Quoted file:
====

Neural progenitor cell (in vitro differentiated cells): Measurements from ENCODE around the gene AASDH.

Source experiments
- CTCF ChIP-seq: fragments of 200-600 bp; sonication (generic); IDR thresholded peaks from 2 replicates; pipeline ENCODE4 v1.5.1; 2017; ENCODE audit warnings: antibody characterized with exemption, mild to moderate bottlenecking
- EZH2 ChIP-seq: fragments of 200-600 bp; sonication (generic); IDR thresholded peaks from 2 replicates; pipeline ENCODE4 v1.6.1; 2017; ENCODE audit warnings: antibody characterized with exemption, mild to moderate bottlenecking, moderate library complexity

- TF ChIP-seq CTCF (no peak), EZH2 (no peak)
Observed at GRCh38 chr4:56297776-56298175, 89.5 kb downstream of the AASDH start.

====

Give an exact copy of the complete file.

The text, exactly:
Neural progenitor cell (in vitro differentiated cells): Measurements from ENCODE around the gene AASDH.

Source experiments
- CTCF ChIP-seq: fragments of 200-600 bp; sonication (generic); IDR thresholded peaks from 2 replicates; pipeline ENCODE4 v1.5.1; 2017; ENCODE audit warnings: antibody characterized with exemption, mild to moderate bottlenecking
- EZH2 ChIP-seq: fragments of 200-600 bp; sonication (generic); IDR thresholded peaks from 2 replicates; pipeline ENCODE4 v1.6.1; 2017; ENCODE audit warnings: antibody characterized with exemption, mild to moderate bottlenecking, moderate library complexity

- TF ChIP-seq CTCF (no peak), EZH2 (no peak)
Observed at GRCh38 chr4:56297776-56298175, 89.5 kb downstream of the AASDH start.